If there were a way to prevent cancer, youÃ¢â‚¬â„¢d definitely try it, right? Turns out, there are plenty of ways to reduce your risk of developing the disease, which affects 1.6 million new Americans every year. The thing is, many people just donÃ¢â‚¬â„¢t use them.
Researchers estimate that lifestyle factorsÃ¢â‚¬”like smoking, eating poorly, not getting enough exercise, and being overweightÃ¢â‚¬”will contribute to nearly a third of the new cancer cases expected in 2013, according to an annual report recently released by the American Cancer Society (ACS). In other words, healthier choices could keep as many as 553,000 people cancer-free this year.
Changing your behavior sounds pretty simple compared to, say, finding a cure for cancer. And yet, Americans continue to make poor health decisions year after year.
Ã¢â‚¬Å“We pick up these behaviors during our younger years, when we arenÃ¢â‚¬â„¢t really thinking about the consequences,Ã¢â‚¬Â says Suzanne OÃ¢â‚¬â„¢Neill, PhD, assistant professor and health psychologist at the Lombardi Comprehensive Cancer Center at Georgetown University. Ã¢â‚¬Å“ItÃ¢â‚¬â„¢s difficult to connect them with outcomes that may or may not happen decades from now. And itÃ¢â‚¬â„¢s easy to convince yourself that you can quit later.Ã¢â‚¬Â
Worse yet, a lot of unhealthy behaviorsÃ¢â‚¬“like smoking a cigarette or lying out in the sunÃ¢â‚¬”provide immediate rewards that reinforce the bad habit, says OÃ¢â‚¬â„¢Neill. But healthy behaviors donÃ¢â‚¬â„¢t always feel as great right away.
It might not be easy to end unhealthy tendencies, but itÃ¢â‚¬â„¢s certainly worth the effort. Make these lifestyle tweaks ASAP to cut your cancer risk:
Stop smoking Researchers estimate that 174,100 people will die from cancers related to smoking in 2013. If you currently light up, quit as soon as possible, suggests Vilma Cokkinides, PhD, strategic director of risk factors and screening for the American Cancer Society. The earlier you nix the habit, the longer youÃ¢â‚¬â„¢ll live, she says. And donÃ¢â‚¬â„¢t worry about ballooning as soon as you quit. HereÃ¢â‚¬â„¢s how to stomp out the habit without gaining weight.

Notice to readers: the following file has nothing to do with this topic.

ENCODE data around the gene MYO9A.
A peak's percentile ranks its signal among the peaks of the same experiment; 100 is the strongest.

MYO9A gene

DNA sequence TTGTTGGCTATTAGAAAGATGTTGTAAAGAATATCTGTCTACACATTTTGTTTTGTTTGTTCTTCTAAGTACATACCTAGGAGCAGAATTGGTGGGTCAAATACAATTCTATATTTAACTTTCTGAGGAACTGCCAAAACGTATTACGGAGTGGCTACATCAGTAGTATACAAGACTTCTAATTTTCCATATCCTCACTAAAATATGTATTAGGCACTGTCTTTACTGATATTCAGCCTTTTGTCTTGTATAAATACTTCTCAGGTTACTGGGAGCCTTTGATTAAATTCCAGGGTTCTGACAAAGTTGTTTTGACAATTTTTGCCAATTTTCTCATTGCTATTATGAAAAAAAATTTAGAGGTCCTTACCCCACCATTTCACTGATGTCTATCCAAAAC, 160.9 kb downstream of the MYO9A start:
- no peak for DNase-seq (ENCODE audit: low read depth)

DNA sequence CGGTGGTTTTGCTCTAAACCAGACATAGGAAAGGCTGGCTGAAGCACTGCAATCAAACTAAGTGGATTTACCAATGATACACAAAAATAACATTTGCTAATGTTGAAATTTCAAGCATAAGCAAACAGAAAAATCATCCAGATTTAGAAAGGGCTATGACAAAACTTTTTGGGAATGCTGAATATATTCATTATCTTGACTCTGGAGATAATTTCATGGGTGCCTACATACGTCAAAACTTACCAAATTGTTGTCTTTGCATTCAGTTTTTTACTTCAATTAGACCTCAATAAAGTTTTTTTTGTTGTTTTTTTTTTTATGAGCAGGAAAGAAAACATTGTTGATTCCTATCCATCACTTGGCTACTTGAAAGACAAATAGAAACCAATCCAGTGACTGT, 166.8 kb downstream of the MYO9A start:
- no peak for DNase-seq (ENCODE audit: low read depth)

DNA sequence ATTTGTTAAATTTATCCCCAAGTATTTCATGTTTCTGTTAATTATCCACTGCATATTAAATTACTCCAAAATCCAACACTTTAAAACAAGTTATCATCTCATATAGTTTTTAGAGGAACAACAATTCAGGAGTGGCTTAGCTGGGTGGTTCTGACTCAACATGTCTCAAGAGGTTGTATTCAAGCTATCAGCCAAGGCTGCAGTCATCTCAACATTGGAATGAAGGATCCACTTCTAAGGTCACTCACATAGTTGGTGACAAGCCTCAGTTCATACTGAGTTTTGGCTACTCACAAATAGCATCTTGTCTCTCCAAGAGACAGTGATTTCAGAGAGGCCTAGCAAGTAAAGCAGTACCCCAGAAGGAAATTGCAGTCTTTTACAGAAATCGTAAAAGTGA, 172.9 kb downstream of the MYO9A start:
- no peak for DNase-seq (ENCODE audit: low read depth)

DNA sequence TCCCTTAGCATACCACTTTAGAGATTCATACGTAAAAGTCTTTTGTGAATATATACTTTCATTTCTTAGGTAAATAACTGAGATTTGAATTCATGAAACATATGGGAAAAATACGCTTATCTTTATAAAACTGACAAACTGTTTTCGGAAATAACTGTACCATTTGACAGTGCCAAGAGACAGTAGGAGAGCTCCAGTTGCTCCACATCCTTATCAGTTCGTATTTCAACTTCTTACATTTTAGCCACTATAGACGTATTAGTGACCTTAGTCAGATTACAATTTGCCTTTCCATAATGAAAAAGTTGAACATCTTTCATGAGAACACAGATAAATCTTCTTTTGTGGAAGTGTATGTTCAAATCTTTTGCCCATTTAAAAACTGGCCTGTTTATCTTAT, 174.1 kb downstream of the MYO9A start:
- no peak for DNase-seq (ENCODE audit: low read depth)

Manage your weightÃ¢â‚¬”starting NOW Weight is a factor in as many as 20 percent of cancer-related deaths, according to ACS report. Of course, shedding pounds is easier said than done. Find out what your healthy weight is, then take action with these weight loss tips that donÃ¢â‚¬â„¢t suck.
Wear SPF 15 or higher every day ItÃ¢â‚¬â„¢s also a good idea to wear sun-protective clothing when youÃ¢â‚¬â„¢re outside for extended periods of timeÃ¢â‚¬”especially in the summer, says Cokkinides. And of course, never, ever visit a tanning salon. Thirty-three states now regulate the indoor tanning industry, and with good reason: Skin cancer is almost a sure thing for people who fake bake and burn, according to a 2010 University of Minnesota study. Find the best sunscreen for your skin type.
Cut way back on processed foods Cokkinides suggests eating like your life depends on it because, well, it does. The fewer processed foods and fatty meats you consume, the less likely youÃ¢â‚¬â„¢ll be to develop cancer. Load up on plants and lean proteins instead. You can get started with these seven ways to sneak more produce into your diet.
Move more While researchers donÃ¢â‚¬â„¢t know exactly how much exercise is necessary to ward off cancer, they recommend shooting for 150 minutes of hard-core exercise per week, or up to 300 minutes of moderate-intensity movement. Physical activity can reduce your risk of breast, colon, endometrial, and prostate cancerÃ¢â‚¬”and help fend off weight-related cancers, too, according to the ACS report.
Get the HPV vaccine If youÃ¢â‚¬â„¢re 26 or younger (the age until which the HPV vaccine has been proven effective), ask your doc about getting this. Since HPV contributes to 70 percent of cervical cancer cases, according to the ACS report, taking this step to protect yourself is a no-brainer.
Get regular health screenings Unfortunately, even the healthiest lifestyle wonÃ¢â‚¬â„¢t make you totally immune to cancer. Early detection helps people maximize their odds of survival. The thing is, between breast exams, skin exams, pap smears, STD tests, mammograms, and colonoscopies, it can be hard to stay on top of the screenings you need. Bookmark this fool-proof guide to remember what needs to be checked when.
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